After the supposed £3 million costs were mentioned by the presenter, Lunt suggested this to be off-the-scale exaggeration and shared:
“Well, I mean the costs budget and these days in High Court litigation, I mean everyone has to produce cost budgets which are public record and so the court had to look at the budgeting, as it does with most High Court litigation these days very early on.”
“The figures there are a matter of record. £3 million is a gross overestimate and doesn’t represent those figures.”
“I can’t speak for what Mrs Rooney has spent on the case and I can only know what I know from my side of things, but I do think that there has been an awful lot of over exaggeration in the media commentary about what those costs are.”
Turning to whether Rooney might next pursue The Sun and other players, the lawyer offered:
“Well, it’s not so much for Mrs Rooney to pursue anything, but The Sun were, or a number of Sun journalists were thought to be brought into the claim by Mrs Vardy in relation to witness evidence and there are certain consequential issues in relation to how that played out that will be between The Sun and Mrs Vardy to resolve.”
“It’s only in relation to the fact that there was an attempt to call various The Sun journalists. It is referred to in the judgment – the witness summons that were issued.”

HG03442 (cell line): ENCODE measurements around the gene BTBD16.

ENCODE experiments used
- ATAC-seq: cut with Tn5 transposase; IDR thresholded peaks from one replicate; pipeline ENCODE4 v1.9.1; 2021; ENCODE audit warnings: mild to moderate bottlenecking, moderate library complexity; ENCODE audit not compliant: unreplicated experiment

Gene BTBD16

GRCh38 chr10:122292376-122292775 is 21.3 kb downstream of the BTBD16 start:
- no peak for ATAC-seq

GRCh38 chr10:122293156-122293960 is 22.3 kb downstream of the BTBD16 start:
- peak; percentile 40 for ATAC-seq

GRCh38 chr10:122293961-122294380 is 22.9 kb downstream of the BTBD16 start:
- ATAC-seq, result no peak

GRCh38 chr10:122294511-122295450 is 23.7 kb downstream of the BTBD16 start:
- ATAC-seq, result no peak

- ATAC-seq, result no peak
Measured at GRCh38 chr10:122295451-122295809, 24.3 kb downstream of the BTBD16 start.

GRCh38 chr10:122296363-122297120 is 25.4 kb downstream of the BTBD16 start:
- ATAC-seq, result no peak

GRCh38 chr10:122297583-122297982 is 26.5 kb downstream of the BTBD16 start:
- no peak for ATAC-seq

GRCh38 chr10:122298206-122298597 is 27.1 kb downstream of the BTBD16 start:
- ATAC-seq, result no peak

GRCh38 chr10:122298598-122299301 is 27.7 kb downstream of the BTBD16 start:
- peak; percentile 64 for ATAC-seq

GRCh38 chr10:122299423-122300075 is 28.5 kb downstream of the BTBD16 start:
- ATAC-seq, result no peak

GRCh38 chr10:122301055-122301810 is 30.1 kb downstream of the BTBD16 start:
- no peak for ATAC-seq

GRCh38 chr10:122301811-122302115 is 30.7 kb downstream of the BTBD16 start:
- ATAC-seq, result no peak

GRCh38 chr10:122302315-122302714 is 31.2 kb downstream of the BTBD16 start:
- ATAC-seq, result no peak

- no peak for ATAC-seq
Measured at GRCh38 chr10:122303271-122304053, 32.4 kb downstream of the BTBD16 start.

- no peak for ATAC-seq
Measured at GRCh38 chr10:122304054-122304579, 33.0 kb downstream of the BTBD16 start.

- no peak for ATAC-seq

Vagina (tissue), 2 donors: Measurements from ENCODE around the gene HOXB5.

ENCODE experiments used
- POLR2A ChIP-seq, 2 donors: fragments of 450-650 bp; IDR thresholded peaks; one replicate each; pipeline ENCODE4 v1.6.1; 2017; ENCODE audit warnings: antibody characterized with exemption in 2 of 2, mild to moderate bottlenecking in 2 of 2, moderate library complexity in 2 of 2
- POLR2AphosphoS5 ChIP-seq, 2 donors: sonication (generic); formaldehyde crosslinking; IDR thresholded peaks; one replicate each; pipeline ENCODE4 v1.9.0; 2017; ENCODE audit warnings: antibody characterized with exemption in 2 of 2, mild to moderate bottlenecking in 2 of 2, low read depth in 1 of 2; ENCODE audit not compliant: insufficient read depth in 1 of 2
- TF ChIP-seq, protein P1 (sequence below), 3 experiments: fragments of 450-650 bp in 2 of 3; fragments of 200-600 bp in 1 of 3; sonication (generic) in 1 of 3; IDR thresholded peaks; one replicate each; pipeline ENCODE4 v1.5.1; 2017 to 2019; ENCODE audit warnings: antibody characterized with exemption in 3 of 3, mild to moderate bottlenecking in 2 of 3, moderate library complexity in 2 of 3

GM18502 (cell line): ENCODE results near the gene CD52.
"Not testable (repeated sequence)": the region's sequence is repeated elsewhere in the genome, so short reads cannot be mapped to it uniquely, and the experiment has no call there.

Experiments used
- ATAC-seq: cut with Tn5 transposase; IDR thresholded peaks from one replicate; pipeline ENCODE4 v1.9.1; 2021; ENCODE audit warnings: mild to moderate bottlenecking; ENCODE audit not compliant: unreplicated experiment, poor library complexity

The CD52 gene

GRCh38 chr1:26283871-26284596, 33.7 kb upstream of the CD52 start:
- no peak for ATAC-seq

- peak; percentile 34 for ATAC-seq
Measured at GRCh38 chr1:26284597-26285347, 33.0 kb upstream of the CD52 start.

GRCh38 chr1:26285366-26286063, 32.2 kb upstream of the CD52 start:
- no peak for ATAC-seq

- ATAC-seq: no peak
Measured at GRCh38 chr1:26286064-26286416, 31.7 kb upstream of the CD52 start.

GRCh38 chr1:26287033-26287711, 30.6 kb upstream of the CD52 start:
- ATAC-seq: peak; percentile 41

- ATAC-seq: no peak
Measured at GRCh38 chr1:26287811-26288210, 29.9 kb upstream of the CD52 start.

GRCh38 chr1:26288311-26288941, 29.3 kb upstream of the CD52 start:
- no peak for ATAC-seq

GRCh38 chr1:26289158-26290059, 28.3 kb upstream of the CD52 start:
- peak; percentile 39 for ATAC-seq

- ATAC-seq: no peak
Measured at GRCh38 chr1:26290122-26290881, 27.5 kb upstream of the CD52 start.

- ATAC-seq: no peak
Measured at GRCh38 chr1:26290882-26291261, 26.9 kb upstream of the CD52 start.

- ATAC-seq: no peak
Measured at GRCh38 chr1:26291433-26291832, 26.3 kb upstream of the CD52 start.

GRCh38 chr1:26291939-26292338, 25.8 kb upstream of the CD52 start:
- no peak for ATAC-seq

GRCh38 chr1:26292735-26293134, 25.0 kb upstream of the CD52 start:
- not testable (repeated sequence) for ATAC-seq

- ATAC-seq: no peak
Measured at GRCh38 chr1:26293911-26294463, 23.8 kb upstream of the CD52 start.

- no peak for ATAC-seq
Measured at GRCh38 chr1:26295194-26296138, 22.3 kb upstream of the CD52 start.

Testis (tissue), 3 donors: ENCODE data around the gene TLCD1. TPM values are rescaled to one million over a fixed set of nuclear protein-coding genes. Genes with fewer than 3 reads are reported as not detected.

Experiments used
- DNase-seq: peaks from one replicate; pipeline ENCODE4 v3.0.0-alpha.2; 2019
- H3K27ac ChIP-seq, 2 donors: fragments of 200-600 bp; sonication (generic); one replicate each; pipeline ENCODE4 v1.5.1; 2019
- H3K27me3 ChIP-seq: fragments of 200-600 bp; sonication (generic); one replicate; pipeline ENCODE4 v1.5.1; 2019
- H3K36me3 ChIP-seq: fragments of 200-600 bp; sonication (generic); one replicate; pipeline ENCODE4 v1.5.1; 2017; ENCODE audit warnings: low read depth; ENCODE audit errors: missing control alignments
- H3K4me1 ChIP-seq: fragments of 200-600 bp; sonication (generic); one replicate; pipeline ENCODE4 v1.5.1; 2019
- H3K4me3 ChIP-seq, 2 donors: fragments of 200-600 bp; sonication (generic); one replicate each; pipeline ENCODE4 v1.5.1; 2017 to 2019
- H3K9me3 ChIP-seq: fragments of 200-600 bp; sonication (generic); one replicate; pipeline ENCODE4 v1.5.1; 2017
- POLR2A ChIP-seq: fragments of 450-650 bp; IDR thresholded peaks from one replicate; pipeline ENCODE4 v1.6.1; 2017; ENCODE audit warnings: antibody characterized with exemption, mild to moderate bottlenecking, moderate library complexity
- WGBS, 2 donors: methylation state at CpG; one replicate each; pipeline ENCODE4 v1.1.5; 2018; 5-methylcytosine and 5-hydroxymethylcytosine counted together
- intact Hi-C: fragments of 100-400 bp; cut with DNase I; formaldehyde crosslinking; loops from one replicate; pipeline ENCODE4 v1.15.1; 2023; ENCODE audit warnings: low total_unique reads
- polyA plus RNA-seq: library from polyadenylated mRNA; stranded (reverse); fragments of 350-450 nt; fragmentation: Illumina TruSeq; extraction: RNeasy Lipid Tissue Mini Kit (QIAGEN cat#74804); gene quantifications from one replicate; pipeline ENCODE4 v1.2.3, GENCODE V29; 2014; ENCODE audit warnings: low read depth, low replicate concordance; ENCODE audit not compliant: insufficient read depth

“The judge, in fact, found that the witness summons were issued essentially improperly in relation to the content of the witness summonses and there may be consequences that flow from that, but, as I say, that’s a matter for The Sun to take up with Mrs Vardy and for the judge to make a determination on.”
“Coleen hasn’t wanted this. She didn’t want any of this to happen. She doesn’t want any compensation, retribution. She’s never wanted any of that. She just wanted the intrusion that she was seeing into her private life to stop and that was her sole aim and her sole focus.”
“She has no remaining objectives. Certainly, she doesn’t have any need for compensation or demands or anything of that nature. She’s just glad that it’s over and that she can get on with her life.”
“We’ve certainly had lots of cameras and paparazzis following us around and I’ve had loads of approaches from all sorts of areas of the media and, you know, if they’re all telling me the truth then there are a lot of documentaries being made. I’ve certainly not engaged with any of them and it would be news to me if Coleen has engaged with any of them.
Following up and contacting The Steeple Times by email, football historian and author of WAG WARS: The Glamour History of Footballers’ Wives Sam Kimberley concluded that “Wags won’t have the same media weight from now on” after this “last hurrah of Waggery.” He told us:
“The eye-watering cost of suing over Rooney’s tweet has set Vardy back £3 million. It shows a high tide in Waggery. Before they waged a war of fashion brands and midriffs, but it is a sign of football coming of age that Wags now wage a war of words and daggers are drawn in court.”
“We will unlikely ever go back to how it was. It is hard to see how any wag can top this, if they ever wanted to. The new Wags seem a lot more serious than their predecessors. It is a worthy end of an era.”